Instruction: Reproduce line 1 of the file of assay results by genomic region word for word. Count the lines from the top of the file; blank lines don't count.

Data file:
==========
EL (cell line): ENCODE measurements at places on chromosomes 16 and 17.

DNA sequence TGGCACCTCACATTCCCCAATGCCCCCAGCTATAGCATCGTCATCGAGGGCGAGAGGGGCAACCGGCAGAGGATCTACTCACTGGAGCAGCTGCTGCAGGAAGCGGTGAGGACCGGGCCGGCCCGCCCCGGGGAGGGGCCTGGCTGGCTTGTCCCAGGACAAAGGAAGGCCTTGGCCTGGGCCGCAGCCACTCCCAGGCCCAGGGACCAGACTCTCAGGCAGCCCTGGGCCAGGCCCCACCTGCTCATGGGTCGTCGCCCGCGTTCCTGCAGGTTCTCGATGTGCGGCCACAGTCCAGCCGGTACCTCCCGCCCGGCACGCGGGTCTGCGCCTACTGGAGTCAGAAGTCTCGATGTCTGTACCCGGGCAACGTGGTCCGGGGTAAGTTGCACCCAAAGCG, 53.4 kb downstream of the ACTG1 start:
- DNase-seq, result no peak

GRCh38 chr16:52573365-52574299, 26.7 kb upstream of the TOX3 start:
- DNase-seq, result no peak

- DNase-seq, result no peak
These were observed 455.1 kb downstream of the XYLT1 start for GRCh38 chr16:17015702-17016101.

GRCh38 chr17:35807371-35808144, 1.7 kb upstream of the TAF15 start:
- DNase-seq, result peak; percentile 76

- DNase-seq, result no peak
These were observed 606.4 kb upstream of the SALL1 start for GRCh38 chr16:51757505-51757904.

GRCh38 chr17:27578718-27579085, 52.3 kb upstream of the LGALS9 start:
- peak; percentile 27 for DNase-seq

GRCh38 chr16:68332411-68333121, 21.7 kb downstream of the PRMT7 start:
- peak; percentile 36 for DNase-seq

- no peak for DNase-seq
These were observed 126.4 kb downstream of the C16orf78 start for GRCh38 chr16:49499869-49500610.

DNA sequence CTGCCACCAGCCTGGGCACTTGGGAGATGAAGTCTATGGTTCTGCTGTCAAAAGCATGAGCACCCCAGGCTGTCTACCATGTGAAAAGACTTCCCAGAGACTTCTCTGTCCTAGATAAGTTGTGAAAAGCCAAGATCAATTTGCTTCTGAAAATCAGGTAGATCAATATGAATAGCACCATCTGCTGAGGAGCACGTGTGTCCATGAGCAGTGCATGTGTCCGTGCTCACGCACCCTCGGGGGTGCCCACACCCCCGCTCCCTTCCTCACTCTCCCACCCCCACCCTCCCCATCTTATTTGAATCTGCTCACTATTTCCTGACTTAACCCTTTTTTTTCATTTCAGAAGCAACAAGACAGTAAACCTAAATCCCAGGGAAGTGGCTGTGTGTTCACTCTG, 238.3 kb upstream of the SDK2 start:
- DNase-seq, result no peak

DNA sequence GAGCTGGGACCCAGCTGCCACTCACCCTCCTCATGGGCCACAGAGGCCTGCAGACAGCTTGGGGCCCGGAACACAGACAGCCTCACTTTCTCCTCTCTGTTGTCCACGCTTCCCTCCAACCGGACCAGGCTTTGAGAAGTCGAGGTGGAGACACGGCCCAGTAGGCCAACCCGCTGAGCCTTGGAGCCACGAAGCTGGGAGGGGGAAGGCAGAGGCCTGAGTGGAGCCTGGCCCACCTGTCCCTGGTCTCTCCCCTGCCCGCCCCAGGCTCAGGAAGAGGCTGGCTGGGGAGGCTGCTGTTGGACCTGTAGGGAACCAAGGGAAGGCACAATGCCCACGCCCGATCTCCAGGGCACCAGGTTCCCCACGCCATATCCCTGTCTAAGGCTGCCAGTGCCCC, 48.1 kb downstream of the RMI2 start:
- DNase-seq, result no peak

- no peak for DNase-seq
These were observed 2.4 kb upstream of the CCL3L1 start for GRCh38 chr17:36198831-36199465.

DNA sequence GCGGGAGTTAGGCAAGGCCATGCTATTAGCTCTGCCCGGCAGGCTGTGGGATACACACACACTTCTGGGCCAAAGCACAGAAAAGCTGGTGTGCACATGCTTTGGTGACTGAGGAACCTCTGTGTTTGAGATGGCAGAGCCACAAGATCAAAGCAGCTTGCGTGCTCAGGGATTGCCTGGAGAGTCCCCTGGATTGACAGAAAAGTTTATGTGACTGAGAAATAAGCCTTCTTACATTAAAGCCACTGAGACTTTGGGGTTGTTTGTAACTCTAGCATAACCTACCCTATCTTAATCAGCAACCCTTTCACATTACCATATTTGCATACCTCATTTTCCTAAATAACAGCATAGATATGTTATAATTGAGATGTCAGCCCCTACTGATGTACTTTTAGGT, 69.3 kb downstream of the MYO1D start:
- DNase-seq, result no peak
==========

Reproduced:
EL (cell line): ENCODE measurements at places on chromosomes 16 and 17.